ARLINGTON, Texas — Police in Arlington, Texas on Wednesday announced they have identified five suspects in connection with a crime spree earlier this month that included nearly a dozen incidents of anti-gay graffiti.
On the night of June 9, the suspects allegedly damaged 13 properties in an Arlington neighborhood; all of the suspects are teenagers, ranging in age from 16 to 18 years old.
One of those was the home of a family headed by a same-sex couple. The back of the couple’s car included a sticker of two moms, a child, and a dog. The suspects spray-painted “faggot” and “queers” in large letters over the back of the vehicle.
Police said that while there were several victims in the case, they believe the lesbian couple was intentionally targeted because of their sexual orientation.
It is the correlation between the bumper sticker and the anti-LGBT slurs that police say indicates a hate crime.
Texas law prohibits hate crimes based on sexual orientation but not gender identity. It includes property crimes as well as violent crimes.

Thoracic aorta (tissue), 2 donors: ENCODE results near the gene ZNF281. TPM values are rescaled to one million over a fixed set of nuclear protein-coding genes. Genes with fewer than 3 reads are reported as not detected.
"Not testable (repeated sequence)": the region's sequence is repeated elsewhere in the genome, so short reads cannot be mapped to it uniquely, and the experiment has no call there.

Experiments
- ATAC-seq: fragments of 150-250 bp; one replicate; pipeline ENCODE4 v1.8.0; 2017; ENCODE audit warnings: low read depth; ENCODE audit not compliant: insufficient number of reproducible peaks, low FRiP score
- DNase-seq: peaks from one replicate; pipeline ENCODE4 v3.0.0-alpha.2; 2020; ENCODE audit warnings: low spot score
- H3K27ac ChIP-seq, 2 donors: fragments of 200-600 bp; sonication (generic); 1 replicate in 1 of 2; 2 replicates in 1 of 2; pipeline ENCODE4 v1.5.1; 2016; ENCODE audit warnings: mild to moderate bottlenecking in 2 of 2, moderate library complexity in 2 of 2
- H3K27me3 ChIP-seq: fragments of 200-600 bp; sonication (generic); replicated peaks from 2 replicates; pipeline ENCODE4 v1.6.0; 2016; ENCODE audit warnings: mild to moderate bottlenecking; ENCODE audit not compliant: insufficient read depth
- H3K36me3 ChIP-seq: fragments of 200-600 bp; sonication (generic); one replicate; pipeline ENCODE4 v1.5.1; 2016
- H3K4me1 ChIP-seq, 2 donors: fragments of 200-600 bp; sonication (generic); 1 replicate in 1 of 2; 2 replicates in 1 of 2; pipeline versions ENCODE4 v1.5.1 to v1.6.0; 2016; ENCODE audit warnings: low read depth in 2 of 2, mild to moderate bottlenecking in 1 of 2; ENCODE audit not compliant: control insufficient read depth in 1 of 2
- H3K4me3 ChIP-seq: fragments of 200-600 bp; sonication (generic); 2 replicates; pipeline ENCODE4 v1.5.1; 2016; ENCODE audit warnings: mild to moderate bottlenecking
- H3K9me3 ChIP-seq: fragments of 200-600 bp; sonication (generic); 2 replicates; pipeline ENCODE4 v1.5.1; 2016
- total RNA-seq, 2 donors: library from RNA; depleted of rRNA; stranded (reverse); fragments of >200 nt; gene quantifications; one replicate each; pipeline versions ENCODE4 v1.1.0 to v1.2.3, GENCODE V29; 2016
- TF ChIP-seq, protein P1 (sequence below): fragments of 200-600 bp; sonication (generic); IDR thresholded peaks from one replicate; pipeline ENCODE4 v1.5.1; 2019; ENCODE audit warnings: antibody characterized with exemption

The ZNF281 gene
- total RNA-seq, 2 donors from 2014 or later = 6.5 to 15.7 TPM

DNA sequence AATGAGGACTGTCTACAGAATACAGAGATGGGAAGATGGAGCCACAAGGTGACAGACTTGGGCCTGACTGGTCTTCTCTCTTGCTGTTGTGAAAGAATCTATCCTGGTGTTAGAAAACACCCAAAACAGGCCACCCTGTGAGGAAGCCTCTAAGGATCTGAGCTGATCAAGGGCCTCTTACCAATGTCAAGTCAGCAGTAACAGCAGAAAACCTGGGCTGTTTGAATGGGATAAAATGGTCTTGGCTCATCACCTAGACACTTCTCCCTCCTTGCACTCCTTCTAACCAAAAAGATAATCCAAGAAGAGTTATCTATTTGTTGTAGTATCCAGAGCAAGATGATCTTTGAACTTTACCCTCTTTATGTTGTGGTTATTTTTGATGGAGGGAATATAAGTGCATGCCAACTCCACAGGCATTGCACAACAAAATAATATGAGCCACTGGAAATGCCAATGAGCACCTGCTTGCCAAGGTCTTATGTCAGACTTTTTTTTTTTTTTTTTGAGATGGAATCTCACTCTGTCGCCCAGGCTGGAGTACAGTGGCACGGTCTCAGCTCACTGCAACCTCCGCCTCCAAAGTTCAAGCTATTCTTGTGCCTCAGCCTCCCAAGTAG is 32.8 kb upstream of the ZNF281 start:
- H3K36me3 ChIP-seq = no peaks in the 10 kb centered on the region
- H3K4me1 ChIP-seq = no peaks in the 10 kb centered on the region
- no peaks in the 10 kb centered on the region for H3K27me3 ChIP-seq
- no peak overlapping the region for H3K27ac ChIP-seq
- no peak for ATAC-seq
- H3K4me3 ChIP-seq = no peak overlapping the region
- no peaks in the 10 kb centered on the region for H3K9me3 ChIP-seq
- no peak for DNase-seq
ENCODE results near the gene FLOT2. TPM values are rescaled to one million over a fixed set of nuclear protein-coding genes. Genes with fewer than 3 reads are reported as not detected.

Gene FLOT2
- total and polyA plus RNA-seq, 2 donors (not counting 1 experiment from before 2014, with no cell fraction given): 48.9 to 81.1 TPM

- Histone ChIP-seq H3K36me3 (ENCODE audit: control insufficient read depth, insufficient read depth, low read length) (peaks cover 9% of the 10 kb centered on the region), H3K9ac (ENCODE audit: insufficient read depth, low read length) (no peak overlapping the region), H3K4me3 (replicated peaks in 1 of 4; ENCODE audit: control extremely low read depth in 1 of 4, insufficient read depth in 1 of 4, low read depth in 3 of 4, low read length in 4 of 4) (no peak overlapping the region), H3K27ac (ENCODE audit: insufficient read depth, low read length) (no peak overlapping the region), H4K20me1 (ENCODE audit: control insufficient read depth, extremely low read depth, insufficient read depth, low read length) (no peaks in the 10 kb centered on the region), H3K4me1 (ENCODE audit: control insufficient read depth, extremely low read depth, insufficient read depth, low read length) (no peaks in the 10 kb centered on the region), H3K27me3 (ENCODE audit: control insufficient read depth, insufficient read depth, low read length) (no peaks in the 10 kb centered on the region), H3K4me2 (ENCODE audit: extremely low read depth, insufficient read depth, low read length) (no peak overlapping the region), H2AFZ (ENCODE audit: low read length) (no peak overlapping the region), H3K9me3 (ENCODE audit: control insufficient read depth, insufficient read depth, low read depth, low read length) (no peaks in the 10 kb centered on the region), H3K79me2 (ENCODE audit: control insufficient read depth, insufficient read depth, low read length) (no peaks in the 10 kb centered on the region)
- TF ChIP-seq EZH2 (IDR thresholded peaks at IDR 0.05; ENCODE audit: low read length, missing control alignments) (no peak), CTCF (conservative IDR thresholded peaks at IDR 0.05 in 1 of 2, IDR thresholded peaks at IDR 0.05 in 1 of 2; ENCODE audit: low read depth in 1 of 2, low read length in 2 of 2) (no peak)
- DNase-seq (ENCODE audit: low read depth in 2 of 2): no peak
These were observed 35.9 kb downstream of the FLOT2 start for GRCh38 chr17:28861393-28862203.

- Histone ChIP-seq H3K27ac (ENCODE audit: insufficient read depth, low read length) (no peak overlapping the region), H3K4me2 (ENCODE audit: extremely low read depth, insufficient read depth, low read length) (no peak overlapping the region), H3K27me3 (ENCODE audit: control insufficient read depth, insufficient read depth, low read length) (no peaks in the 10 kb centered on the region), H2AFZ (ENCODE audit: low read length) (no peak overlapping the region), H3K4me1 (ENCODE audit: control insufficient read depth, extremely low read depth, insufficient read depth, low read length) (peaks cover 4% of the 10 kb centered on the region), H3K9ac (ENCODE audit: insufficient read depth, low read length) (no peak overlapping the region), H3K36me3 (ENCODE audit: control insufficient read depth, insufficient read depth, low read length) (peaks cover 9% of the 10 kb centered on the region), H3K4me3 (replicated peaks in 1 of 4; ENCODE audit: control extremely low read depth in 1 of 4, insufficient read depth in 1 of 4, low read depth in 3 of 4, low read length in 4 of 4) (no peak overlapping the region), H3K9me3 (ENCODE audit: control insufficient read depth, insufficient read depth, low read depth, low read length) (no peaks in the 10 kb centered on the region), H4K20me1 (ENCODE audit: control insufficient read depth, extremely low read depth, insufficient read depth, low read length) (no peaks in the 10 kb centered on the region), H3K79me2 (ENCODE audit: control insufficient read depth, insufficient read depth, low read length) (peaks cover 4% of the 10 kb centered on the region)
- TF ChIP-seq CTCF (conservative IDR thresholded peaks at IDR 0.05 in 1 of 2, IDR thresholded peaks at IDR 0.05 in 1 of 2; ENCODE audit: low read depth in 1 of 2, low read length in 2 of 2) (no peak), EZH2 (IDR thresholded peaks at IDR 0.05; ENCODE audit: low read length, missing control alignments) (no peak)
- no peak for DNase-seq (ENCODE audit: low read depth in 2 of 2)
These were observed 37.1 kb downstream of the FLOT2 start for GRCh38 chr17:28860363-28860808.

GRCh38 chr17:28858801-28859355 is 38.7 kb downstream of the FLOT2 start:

“We are committed in Arlington to prevent all crime especially crime that was committed for no other reason than possibly toward hatred,” said Acting Police Chief Will Johnson. “We want to send a strong message to the community that this type of behavior will not be tolerated.”
Police said one of the suspects, 18-year-old Daniel Sibley of Arlington, was arrested Tuesday afternoon; the four other suspects in the case are expected to be taken into custody soon.
All of the suspects will be charged with Graffiti between $1,500-$20,000, a crime that is a felony in Texas, said officials.
“It’s commendable that the Arlington PD responded to this crime so quickly and thoroughly, and that they are not turning a blind eye to the anti-LGB factors involved – in fact quite the opposite,” said HRC President Chad Griffin, in a statement.
“This is a shining example of law enforcement officials doing the right thing, and working diligently to ensure all members of the community they serve feel safe and protected,” he said.